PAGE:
Bovine TB is a major problem across certain parts of the UK. The disease can spread from cow to cow, but may also affect and be spread by badgers, deer, cats and a number of other mammals. The current government 'solution' to this problem is to test the cattle and cull any that react to the tuberculin skin test. If a herd gets a high proportion of animals with TB, then DEFRA vets might have the whole herd slaughtered - the farmer receives compensation for the culled animals, but there is nothing that can be done to cover the loss of a prized herd. A herd has to stay under quarantine until the whole herd has tested clear - in serious outbreaks it can take years.
Below you can see pictures of the vet and assistants taking TB tests (once a year on this farm) and also taking blood for Brucellosis testing (which happens once every two years)
|Collecting the cattle prior to testing||Running them through the race, into the crush||Making the cow secure|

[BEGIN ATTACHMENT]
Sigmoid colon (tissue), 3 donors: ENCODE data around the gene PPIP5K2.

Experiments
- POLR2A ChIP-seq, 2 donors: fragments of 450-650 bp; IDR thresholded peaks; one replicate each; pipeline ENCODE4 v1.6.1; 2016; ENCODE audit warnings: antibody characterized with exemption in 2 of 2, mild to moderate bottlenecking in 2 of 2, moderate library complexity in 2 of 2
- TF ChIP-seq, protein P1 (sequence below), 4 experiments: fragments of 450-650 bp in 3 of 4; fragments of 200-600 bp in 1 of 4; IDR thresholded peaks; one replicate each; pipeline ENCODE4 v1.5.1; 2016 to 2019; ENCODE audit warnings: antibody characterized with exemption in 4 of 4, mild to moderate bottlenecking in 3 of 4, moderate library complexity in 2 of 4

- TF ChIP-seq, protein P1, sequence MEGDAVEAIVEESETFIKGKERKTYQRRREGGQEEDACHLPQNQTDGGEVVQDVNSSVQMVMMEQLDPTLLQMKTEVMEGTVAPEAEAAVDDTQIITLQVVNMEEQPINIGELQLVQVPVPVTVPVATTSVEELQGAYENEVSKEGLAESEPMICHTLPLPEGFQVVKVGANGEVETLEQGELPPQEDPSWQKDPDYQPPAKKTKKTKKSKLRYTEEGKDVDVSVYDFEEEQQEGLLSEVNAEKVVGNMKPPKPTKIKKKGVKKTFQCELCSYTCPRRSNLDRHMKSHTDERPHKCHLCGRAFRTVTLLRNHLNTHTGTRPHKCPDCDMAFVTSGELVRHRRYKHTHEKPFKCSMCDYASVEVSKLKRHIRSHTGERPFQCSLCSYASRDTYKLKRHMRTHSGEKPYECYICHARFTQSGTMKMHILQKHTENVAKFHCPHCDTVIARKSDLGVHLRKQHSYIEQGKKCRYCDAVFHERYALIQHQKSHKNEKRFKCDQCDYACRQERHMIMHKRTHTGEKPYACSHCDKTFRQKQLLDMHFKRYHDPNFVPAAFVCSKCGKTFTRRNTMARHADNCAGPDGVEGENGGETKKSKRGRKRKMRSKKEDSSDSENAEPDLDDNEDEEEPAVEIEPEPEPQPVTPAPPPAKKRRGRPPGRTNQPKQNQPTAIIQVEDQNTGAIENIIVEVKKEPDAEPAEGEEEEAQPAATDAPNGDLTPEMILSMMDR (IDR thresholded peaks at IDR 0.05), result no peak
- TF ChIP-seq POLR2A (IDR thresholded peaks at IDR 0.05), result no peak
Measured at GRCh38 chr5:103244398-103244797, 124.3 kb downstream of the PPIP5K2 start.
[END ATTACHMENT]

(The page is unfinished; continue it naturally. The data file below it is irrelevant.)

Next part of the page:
|Preparing a cow for the test||Checking skin thickness with calipers||Taking the blood sample|
|Releasing the cattle||Calves over 6 weeks are also tested||Recording initial values|
Steve, the vet is taking the TB tests while his assistants take the blood sample and record initial readings against a record of each animal.
The TB test is done by shaving a part of the neck and pricking the skin in two places, first with an antigen from bovine TB and then one from avian TB. After 3 days the neck is examined and checked for large bumps. Just like people, some animals are more sensitive than others and produce a small response to the test. A bump for the avian TB and none for bovine TB is okay. A small bump at both sites is okay so long as the avian bump is bigger than the bovine one. A middle-sized bovine lump gives an inconclusive reaction and the animal is tested again in a few weeks - with luck it will go clear at the second test. The TB test works well on a herd basis and is good at finding if TB is present on a farm. Unfortunately is isn't so good at giving an accurate individual result as there can be both false positives and false negatives. However, it is the only test available at present and at Fowlescombe on the rare occasion when we bring in new stock we test the animals before buying them.
This farm tested all clear this year. Last year it had one cow that had to be re-tested as it was 'inconclusive' but it was OK on a retest.
Pictures taken byRichard Barker